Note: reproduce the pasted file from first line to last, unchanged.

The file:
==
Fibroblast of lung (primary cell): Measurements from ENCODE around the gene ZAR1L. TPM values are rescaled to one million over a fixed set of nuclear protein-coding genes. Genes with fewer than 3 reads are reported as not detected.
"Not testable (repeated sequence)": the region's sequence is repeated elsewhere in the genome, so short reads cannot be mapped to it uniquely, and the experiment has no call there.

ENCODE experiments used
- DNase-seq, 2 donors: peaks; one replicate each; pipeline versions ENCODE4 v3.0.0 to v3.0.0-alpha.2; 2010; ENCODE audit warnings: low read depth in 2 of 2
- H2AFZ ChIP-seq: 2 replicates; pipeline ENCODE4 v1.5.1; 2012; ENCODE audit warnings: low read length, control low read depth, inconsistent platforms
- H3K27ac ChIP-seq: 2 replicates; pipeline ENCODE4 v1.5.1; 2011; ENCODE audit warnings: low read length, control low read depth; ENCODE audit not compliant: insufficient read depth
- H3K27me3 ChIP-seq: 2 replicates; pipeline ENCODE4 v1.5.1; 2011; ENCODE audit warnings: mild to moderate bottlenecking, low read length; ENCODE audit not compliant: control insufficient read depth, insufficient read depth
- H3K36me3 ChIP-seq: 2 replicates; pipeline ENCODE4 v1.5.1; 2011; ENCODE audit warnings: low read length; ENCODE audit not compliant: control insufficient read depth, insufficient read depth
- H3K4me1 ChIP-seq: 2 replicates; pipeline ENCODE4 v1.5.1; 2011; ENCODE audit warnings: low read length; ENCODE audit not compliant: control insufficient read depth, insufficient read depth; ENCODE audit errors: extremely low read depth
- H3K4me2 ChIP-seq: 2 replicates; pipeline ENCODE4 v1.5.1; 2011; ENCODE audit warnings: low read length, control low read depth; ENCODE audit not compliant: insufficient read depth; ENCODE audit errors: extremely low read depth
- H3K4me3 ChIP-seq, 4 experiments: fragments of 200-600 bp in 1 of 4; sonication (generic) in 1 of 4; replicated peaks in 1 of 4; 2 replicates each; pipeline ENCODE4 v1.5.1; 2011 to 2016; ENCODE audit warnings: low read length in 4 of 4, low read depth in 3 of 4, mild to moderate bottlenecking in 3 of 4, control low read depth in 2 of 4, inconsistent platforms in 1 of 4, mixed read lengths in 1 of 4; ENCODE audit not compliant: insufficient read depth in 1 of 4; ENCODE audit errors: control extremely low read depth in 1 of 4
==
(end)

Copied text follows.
Fibroblast of lung (primary cell): Measurements from ENCODE around the gene ZAR1L. TPM values are rescaled to one million over a fixed set of nuclear protein-coding genes. Genes with fewer than 3 reads are reported as not detected.
"Not testable (repeated sequence)": the region's sequence is repeated elsewhere in the genome, so short reads cannot be mapped to it uniquely, and the experiment has no call there.

ENCODE experiments used
- DNase-seq, 2 donors: peaks; one replicate each; pipeline versions ENCODE4 v3.0.0 to v3.0.0-alpha.2; 2010; ENCODE audit warnings: low read depth in 2 of 2
- H2AFZ ChIP-seq: 2 replicates; pipeline ENCODE4 v1.5.1; 2012; ENCODE audit warnings: low read length, control low read depth, inconsistent platforms
- H3K27ac ChIP-seq: 2 replicates; pipeline ENCODE4 v1.5.1; 2011; ENCODE audit warnings: low read length, control low read depth; ENCODE audit not compliant: insufficient read depth
- H3K27me3 ChIP-seq: 2 replicates; pipeline ENCODE4 v1.5.1; 2011; ENCODE audit warnings: mild to moderate bottlenecking, low read length; ENCODE audit not compliant: control insufficient read depth, insufficient read depth
- H3K36me3 ChIP-seq: 2 replicates; pipeline ENCODE4 v1.5.1; 2011; ENCODE audit warnings: low read length; ENCODE audit not compliant: control insufficient read depth, insufficient read depth
- H3K4me1 ChIP-seq: 2 replicates; pipeline ENCODE4 v1.5.1; 2011; ENCODE audit warnings: low read length; ENCODE audit not compliant: control insufficient read depth, insufficient read depth; ENCODE audit errors: extremely low read depth
- H3K4me2 ChIP-seq: 2 replicates; pipeline ENCODE4 v1.5.1; 2011; ENCODE audit warnings: low read length, control low read depth; ENCODE audit not compliant: insufficient read depth; ENCODE audit errors: extremely low read depth
- H3K4me3 ChIP-seq, 4 experiments: fragments of 200-600 bp in 1 of 4; sonication (generic) in 1 of 4; replicated peaks in 1 of 4; 2 replicates each; pipeline ENCODE4 v1.5.1; 2011 to 2016; ENCODE audit warnings: low read length in 4 of 4, low read depth in 3 of 4, mild to moderate bottlenecking in 3 of 4, control low read depth in 2 of 4, inconsistent platforms in 1 of 4, mixed read lengths in 1 of 4; ENCODE audit not compliant: insufficient read depth in 1 of 4; ENCODE audit errors: control extremely low read depth in 1 of 4